At first, Ellenor is polite and helpful, despite her obvious disdain for her pretty and selfish relative. But her cousin crosses the line when, frustrated with Ellenor's reluctance to bring the matter to trial, she castigates Ellenor with comments about how the latter is incapable of long-term relationships, anyway, will probably never have a honeymoon, and thus "can't accept the importance of sex." The sequence ends with Ellenor punching her cousin and knocking her out.

Punching someone out is a device that Kelley uses from time to time with obvious relish. Statistically speaking however, we may find that it is used most often for Jewish characters who overdo it --- being Jewish, that is. On Picket Fences, the only one punched out in this way was the rabbi. Here, on The Practice, the punch is reserved for a stereotype, a "Jewish American Princess," and the suggestion is that it is all right to "punch the JAP" if her Jewish cousin does so in a bid for sympathy from the audience.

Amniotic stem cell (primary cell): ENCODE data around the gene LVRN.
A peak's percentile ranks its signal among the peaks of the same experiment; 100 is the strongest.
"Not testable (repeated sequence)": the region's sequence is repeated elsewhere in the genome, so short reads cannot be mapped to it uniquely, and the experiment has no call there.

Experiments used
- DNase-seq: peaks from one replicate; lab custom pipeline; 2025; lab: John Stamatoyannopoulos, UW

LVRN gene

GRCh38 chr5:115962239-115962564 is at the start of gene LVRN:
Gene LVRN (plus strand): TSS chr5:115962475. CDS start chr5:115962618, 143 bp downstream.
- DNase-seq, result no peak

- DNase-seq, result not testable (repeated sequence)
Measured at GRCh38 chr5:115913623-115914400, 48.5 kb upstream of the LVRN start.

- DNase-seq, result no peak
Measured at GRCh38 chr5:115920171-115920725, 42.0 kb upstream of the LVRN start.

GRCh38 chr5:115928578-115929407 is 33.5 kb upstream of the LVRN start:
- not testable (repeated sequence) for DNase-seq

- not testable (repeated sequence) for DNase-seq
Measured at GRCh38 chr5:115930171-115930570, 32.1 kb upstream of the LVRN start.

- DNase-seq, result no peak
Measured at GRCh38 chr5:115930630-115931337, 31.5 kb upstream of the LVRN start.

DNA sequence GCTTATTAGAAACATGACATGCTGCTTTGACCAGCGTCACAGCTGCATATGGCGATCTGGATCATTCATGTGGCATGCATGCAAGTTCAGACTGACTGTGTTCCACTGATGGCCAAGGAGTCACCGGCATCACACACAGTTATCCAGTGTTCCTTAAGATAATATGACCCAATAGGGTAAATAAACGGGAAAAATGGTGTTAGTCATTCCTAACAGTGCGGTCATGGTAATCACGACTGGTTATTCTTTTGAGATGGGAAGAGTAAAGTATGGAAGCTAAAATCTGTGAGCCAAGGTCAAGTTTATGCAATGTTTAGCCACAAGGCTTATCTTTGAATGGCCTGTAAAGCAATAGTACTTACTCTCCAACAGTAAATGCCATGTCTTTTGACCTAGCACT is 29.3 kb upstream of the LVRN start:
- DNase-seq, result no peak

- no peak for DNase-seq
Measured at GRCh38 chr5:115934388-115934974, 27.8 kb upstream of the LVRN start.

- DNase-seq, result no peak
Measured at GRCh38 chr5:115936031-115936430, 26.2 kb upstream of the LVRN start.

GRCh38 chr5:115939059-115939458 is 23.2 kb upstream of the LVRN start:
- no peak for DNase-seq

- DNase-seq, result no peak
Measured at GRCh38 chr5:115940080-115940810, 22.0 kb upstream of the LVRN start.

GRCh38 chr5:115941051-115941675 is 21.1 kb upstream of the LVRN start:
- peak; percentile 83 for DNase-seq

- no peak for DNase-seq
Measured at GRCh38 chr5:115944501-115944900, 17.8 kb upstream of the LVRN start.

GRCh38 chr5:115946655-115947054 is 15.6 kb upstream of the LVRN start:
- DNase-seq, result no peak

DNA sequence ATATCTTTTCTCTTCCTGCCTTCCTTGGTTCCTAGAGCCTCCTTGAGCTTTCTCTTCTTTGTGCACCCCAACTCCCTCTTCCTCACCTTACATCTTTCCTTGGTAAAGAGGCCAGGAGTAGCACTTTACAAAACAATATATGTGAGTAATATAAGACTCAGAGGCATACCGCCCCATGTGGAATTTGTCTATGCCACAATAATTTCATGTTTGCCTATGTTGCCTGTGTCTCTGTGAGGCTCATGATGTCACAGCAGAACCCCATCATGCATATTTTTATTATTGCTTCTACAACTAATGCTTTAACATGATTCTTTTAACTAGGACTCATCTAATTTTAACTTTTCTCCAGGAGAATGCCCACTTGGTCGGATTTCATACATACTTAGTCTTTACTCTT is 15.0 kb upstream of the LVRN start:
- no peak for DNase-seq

It is significant, also, that in the same episode, the self-serving Jewish woman is not the only object of ridicule. She shares that "honor" with a Jewish man in the main plot, which is the trial of a black man who pushes a guard through a store window out of the indignity of being accused of shoplifting. During the trial, a Dr. Alvin Traub, a "leading urban anthropologist," is called in by the defense to testify that black men can't be held psychologically responsible while "in a pack;" that they can easily fly "off balance" in a group.